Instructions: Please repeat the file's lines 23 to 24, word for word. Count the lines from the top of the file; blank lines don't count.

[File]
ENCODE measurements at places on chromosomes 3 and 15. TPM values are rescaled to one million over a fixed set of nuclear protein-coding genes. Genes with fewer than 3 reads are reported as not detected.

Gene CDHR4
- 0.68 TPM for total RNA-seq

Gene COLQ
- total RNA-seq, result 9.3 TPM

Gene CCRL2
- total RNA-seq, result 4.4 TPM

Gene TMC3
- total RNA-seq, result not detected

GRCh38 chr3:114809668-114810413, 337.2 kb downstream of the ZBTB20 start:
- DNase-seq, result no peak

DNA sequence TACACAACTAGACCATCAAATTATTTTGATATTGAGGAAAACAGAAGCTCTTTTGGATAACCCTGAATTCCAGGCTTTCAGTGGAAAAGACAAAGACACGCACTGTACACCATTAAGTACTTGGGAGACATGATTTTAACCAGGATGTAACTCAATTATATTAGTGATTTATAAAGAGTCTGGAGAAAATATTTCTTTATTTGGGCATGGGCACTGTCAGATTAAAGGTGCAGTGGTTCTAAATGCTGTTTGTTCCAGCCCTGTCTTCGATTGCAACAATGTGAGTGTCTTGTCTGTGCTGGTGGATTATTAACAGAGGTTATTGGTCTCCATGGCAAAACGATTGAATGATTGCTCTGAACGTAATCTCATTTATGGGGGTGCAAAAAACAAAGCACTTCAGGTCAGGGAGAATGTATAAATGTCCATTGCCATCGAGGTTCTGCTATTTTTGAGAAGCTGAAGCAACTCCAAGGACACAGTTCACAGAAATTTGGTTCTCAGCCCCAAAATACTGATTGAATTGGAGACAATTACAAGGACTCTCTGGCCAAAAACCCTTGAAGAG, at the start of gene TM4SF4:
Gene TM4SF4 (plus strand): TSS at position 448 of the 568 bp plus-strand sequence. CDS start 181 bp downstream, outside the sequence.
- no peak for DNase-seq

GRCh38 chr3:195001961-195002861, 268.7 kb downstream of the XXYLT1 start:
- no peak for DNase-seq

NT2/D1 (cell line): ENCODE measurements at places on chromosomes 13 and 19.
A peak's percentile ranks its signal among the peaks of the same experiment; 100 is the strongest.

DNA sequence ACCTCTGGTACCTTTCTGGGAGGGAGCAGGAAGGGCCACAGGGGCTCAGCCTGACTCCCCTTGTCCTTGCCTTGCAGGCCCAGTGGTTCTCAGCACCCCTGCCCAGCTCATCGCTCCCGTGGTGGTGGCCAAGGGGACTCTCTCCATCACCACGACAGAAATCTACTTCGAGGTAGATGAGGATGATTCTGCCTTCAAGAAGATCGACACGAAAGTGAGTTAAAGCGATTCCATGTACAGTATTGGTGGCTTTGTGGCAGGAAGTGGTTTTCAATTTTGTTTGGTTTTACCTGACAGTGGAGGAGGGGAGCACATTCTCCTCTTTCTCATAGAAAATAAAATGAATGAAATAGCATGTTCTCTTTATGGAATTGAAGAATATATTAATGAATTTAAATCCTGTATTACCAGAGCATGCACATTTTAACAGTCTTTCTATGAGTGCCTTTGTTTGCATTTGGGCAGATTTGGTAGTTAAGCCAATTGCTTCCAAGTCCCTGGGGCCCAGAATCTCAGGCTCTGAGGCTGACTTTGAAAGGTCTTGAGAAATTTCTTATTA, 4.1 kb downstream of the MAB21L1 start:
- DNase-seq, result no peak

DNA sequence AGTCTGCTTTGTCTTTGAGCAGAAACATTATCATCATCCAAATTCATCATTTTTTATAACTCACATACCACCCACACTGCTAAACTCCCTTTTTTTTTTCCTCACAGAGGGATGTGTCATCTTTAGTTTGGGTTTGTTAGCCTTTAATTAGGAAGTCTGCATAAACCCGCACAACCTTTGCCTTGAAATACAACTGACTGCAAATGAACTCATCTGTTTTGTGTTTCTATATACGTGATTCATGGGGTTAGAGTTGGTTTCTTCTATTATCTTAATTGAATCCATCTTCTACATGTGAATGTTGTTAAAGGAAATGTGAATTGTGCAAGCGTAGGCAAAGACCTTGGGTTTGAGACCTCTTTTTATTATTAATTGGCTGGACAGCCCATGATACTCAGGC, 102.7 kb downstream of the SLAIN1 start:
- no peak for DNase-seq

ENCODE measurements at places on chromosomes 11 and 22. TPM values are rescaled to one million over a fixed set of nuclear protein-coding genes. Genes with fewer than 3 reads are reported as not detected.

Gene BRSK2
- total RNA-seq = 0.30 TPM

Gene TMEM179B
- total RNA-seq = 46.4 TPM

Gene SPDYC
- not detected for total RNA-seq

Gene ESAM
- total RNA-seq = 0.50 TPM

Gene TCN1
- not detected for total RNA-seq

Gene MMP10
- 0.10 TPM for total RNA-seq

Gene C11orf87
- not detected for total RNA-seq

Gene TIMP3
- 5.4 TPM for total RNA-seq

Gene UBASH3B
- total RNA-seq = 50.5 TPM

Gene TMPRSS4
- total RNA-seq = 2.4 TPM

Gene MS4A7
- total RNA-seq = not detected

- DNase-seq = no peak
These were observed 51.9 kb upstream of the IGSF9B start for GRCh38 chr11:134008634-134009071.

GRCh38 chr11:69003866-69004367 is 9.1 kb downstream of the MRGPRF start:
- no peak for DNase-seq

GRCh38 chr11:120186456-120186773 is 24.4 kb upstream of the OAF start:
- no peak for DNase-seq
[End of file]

ENCODE measurements at places on chromosomes 11 and 22. TPM values are rescaled to one million over a fixed set of nuclear protein-coding genes. Genes with fewer than 3 reads are reported as not detected.

Gene BRSK2